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Minne Ties as a bridle wire for a palate. fracture and IMF during LeFort Fixation

A 51-year-old previously healthy female with good oral hygiene and class I premorbid occlusion presented to the University of Pittsburgh Medical Center (UPMC) Mercy Hospital Emergency Department following a fall from a slide into a table, striking her midface. She presented with facial swelling, midface pain, and anterior open bite. The patient did not experience loss of consciousness. Immediately after the injury she noted blood in her mouth and a change in her bite. The patient denied dyspnea, trismus, paresthesia, dizziness or confusion. Physical exam showed right maxillary occlusal step off between teeth #6 and 7, gross maxillary mobility on manual palpation, and anterior open bite. CT Maxillofacial showed open LeFort I, right hard palate, and nasal bone fractures. The patient endorsed malocclusion.

The patient lived out of state, rendering Erich or hybrid arch bars or a palatal splint technically difficult to remove. Minne Ties® applied as a bridle wire presented a hygienic alternative that would be straightforward for the general dentist or oral surgeon to remove in the office under local or topical anesthesia. Risks, benefits, and alternatives were discussed, and patient subsequently consented to open reduction and internal fixation of LeFort I and palatal fractures, and closed reduction of nasal bone fractures under general anesthesia.

After induction of general anesthesia, the patient was prepped and draped with exposure to the head and neck. A maxillary vestibular incision was used to expose the anterior maxilla, and all fractures were debrided of granulation tissue. Three Minne Ties were applied in the embrasures between the molars and premolars bilaterally, from posterior to anterior and beginning on the right side. Three large (1.0 mm) Ties were placed on each side and easily passed through the embrasures using the rigid, blunt tip introducer, and then through the self-locking clasp to form a loop with each Tie. One medium (0.7 mm) Tie was passed through the embrasures of teeth #6 through 8 using the rigid, blunt tip introducer, and then through the self-locking clasp to form a loop to reduce the right palate fracture, in a bridle wire fashion. The bridle wire was tightened first to reduce the palatal fracture at the level of the dentition.

Next, the Minne Ties were tightened from anterior to posterior to achieve premorbid occlusion. Final tightening was performed to ensure strong and stable MMF and occlusion. Fixation of the LeFort I fracture ensued at the piriform rims and zygomatic buttresses using 0.7 mm midface plates with monocortical fixation using two to three screws on either side of the fracture. Lastly, one 0.7 mm midface plate was adapted across the palatal fracture between teeth #7-8 to consolidate the segments. The patient was released from intermaxillary fixation and the desired class I occlusion was confirmed. The bridle wire was left in place for reduction of the palatal fracture.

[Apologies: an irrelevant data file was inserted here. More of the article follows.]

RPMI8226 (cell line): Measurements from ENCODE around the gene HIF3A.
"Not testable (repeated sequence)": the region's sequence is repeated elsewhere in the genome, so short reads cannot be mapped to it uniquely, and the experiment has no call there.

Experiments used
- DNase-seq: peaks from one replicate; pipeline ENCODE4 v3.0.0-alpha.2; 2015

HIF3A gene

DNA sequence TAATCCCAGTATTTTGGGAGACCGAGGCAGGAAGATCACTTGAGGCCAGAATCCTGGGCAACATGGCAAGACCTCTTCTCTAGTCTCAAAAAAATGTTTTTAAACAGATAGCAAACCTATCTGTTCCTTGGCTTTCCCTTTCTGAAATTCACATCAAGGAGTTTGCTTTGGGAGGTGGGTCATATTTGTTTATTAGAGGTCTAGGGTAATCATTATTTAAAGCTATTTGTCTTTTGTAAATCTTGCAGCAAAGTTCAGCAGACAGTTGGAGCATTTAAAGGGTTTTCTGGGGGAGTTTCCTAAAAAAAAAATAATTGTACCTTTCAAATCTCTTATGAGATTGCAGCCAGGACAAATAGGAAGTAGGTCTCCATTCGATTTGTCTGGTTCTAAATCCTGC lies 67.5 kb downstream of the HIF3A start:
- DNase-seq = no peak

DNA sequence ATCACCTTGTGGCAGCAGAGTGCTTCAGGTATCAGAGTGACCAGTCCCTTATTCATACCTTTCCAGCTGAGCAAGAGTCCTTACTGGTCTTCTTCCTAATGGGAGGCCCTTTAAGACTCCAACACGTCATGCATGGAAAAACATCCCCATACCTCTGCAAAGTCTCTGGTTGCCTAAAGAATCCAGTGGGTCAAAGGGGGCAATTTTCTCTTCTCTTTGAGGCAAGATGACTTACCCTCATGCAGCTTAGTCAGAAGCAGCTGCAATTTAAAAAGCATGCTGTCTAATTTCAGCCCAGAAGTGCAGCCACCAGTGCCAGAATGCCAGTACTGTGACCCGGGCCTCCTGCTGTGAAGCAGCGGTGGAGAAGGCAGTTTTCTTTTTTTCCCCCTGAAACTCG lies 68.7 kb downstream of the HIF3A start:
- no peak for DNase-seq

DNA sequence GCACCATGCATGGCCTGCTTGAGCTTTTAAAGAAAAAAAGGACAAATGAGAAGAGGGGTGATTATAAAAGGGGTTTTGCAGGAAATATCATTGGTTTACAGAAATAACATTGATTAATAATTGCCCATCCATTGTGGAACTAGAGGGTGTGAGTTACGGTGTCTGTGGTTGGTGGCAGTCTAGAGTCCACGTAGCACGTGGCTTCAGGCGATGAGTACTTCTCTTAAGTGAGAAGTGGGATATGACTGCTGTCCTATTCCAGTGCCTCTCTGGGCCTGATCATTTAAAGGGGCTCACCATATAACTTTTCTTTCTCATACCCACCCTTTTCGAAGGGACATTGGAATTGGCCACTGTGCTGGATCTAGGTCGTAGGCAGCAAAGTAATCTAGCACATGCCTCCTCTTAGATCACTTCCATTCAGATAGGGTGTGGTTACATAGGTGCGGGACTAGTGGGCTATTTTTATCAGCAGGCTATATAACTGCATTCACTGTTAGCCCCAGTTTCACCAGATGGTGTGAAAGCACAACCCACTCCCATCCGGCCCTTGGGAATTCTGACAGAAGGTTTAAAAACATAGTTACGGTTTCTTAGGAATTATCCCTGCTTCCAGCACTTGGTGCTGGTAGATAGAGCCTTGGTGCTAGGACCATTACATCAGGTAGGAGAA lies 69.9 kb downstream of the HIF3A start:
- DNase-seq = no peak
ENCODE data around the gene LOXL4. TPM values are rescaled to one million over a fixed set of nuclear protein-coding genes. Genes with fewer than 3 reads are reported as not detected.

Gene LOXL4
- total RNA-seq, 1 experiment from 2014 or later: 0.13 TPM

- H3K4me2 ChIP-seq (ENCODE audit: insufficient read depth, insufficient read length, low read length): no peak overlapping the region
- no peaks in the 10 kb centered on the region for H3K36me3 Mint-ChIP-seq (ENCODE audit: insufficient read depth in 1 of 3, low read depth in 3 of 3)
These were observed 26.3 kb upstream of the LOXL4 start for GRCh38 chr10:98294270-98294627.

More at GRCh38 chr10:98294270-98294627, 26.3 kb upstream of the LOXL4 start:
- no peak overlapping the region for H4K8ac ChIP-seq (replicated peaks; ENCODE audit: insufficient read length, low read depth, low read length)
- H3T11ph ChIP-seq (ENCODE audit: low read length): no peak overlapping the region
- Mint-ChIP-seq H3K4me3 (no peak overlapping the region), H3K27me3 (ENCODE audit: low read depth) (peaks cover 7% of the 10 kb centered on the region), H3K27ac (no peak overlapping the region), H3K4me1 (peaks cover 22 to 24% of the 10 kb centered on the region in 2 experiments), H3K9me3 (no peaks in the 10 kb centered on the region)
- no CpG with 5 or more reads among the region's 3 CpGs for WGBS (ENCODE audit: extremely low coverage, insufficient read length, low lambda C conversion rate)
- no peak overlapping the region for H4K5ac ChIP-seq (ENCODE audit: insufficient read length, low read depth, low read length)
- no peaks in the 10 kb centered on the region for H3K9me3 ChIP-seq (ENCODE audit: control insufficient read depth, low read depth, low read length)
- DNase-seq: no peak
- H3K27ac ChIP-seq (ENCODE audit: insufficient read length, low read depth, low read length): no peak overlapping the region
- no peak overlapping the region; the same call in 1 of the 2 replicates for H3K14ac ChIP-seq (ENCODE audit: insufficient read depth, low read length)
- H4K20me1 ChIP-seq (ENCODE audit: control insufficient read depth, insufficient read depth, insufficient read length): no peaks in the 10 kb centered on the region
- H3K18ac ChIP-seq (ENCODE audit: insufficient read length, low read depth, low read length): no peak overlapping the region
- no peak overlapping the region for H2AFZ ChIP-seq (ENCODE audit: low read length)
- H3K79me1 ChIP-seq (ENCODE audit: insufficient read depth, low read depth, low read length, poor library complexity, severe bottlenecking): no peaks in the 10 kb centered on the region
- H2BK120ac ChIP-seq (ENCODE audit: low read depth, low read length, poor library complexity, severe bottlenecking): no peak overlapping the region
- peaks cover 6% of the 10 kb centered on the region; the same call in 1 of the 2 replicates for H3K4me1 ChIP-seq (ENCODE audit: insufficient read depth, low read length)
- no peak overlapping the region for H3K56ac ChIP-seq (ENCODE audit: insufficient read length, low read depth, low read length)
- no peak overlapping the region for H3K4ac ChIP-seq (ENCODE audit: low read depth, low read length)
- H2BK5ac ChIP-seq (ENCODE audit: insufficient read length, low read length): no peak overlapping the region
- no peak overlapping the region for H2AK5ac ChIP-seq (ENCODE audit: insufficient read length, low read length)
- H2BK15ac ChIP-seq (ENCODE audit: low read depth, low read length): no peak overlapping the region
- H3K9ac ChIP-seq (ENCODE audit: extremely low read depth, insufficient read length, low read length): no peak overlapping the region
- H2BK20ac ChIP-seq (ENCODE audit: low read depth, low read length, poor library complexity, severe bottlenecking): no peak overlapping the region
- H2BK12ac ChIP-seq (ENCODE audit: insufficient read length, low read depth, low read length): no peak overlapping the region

Total procedure time was approximately 75 minutes. Adequate occlusion following Minne Ties application was demonstrated clinically and with postoperative CT. After several weeks, the Minne Ties bridle wire was removed in clinic using a heavy wire cutter without administration of sedation or local anesthetic. The patient tolerated the Minne Tie well and endorsed premorbid occlusion at the time of removal. The patient reported the Minne Tie being comfortable, and was able to maintain meticulous hygiene around the device. The accepting surgeon was able to remove the device in his office without needing to administer local anesthesia or acquire additional armamentarium. Minne Ties Agile MMF are impressive in their ability to achieve both patient satisfaction and provider satisfaction as a minimally cumbersome, sufficiently strong, and efficient option for closed reduction of palatal fractures. This case highlights the utility of Minne Ties in a bridle wire technique, with improved post-operative hygiene and easy removal in the office. Given the positive outcome, this case represents the first of what will eventually become broader utilization of Minne Ties for appropriate patients in the clinic, ED and OR at UPMC. op.coronal.jpg

Post-op coronal

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Post-op axial

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Intra-op IMF

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Pre-op coronal

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Pre-op axial

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Immediate post-op occlusion

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Intra-op fixation op.3D recon.jpg

Post-op 3D recon

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MaryJane Anderson DMD, MD

Program Director, Oral & Maxillofacial Surgery

Assistant Professor, University of Pittsburgh

School of Dental Medicine

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